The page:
Small scale farmers–especially those getting started–usually buy feed by the bag.  Throw a few bags in the back of truck and you’re good to go.  That’s fine when you’re feeding a dozen chickens or two goats, but when you start getting into greater numbers of animals–especially dairy cows–it’s not a good plan.

First, you’re going to lose lots of money buying in 50 lb. increments.  For example, here in NC, whole corn is selling for about $11.00 per 50 lb. at Tractor Supply.    I can get it from a friend for $9.00 per 50 lb.  However, I can buy it from the mill for only $7.50 per 50 lb. if I buy 3 tons.  Now, let’s do a little math.  3 tons is 120 x 50 lb. bags.  So, I can get 120 bags of corn for $900.  That would only get me 82 bags from Tractor Supply.  My friend can’t sell me more than 40, so there’s no use talking about that.  If I only want 4o bags (1 ton), he’s probably a good deal…and the money goes to a friend.  However, If I’m going to use more than 1 ton, buying in bulk is going to save me lots of money down the road. 

Second, the savings increase over time.  So, if you bought 3 tons per year for 10 years, assuming were relatively unchanged, your savings would continue to multiply.  That’s how businessmen think, but most small-scale farmers aren’t good businessmen. 

Now, if you’re going to buy in bulk, you’ll save even more if you have a place to store grain direct from the farms.  The smart grain farmers save their own grains on their farm and wait for prices to go up before they sell.  To sell their grains, they often have to drive a ways to the mills which adds to their expenses and reduces their profits, so if you’re willing to give them a good price and are closer to them, they’ll gladly sell to you.  You can have a grain truck come from the farm and pump corn or wheat right into your grain bins. 

That is, if you have grain bins.

A grain bin is a large metal tank (see picture), between 6 and 9 feet in diameter that stores grain.  The top of the bin opens and a grain truck can pump the grains right in.  The bottom of the bin has a dispenser that allows you to either (a) fill buckets, barrels or wheelbarrows by hand, or (b) connect the bin to an auger that can pump the grain from your bin into a building or anywhere you’d like.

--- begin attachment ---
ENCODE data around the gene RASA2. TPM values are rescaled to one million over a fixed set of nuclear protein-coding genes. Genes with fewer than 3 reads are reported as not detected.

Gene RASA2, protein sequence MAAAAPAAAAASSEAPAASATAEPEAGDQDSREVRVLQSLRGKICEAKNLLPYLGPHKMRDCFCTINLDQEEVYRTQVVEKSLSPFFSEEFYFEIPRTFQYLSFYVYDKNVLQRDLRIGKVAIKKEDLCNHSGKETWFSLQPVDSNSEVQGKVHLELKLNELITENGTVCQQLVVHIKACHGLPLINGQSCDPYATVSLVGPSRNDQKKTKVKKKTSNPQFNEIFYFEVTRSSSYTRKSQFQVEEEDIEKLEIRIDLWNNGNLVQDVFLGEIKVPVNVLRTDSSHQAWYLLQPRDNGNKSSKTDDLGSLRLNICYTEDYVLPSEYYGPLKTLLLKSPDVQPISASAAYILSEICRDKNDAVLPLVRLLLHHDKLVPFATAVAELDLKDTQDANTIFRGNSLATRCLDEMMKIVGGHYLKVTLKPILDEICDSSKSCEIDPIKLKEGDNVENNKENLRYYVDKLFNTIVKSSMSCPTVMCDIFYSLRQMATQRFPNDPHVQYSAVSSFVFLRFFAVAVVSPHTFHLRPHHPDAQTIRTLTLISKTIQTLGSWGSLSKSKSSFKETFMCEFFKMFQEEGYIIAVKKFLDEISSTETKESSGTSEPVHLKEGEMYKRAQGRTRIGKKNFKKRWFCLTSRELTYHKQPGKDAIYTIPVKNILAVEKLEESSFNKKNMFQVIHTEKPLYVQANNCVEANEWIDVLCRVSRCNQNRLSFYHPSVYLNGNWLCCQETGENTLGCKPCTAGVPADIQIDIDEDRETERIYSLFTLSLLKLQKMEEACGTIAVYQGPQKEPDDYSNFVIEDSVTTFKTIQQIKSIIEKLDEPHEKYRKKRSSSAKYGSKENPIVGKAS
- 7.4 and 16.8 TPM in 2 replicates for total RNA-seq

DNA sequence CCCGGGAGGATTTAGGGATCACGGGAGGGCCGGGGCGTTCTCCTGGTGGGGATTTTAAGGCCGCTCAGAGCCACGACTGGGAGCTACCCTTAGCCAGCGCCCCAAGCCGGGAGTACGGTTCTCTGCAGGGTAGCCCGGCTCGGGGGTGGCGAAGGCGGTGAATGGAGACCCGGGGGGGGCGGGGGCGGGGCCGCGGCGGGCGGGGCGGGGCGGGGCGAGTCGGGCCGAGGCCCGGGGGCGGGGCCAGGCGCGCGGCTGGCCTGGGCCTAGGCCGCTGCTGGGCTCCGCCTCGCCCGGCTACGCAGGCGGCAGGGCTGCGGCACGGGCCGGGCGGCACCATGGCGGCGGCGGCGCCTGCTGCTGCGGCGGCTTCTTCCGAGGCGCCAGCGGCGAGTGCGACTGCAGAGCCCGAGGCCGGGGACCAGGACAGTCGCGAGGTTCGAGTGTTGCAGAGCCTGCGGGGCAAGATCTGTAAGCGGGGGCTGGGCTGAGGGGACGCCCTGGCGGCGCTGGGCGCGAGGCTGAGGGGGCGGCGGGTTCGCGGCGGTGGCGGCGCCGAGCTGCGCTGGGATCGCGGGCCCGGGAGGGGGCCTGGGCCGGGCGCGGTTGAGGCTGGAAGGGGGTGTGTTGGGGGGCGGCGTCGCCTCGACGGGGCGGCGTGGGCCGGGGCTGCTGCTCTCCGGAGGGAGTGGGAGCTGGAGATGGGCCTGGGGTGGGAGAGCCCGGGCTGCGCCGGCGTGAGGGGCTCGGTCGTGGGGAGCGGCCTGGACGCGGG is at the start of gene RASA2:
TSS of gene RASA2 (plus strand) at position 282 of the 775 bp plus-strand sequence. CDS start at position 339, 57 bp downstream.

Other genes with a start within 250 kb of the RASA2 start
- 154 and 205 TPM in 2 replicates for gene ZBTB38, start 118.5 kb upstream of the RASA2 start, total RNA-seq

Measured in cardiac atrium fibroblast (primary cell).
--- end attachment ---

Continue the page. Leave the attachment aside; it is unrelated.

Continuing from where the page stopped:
The grain bin you would probably be interested in are only 6′ in diameter.  Then, they vary in height–that’s what determines how much your bin canhold.  The good news is that the height is determined by how many rings are set on top of the base of the bin and you can add rings at any time.  So, you can begin with a 6′ wide bin with the minimum height (say 10′) and, if in a few years, you want to add more volume to your bin…just add a ring.  If you look at the picture on the right, you can see where the first ladder ends–that’s the end of the standard bin.  Above that you have a second ring, which also adds a section of ladder.  So, you don’t have to take a gamble on a too-big bin today and you don’t have to suffer with a too-small bin tomorrow.  Your bin can grow with you.

Here in NC, I can buy a grain bin capable of holding 3 tons for $1650–and that includes delivery and installation.  A 4 ton bin will cost $1815.   Yes, I know, the penny-pinching farmer will have chest pains to see that four-figure number, but he simply chooses to invest that money in Tractor Supply over the years instead of investing it in his own on-farm grain bins.  Note:  The successful farmers around you will all be found to have grain bins and not Tractor Supply accounts.

If you’re looking for something smaller, I’ve also seen from Sioux Steel company a smaller set of bins that hold 40 and 65 bags’ worth of grains.    You can check them out here:  That would make life more convenient for you, but you’d have to find out if anyone would be willing to haul a smaller quantity of grain to your farm.  As their profit decreases, their interest in helping you will also decrease.   This is business, remember, not charity.

So, if you’re buying a hefty quantity of grain, it’s worth looking into grain bins.  You have to crunch your own numbers, but investing in a grain bin can benefit your small farm if your numbers line up right.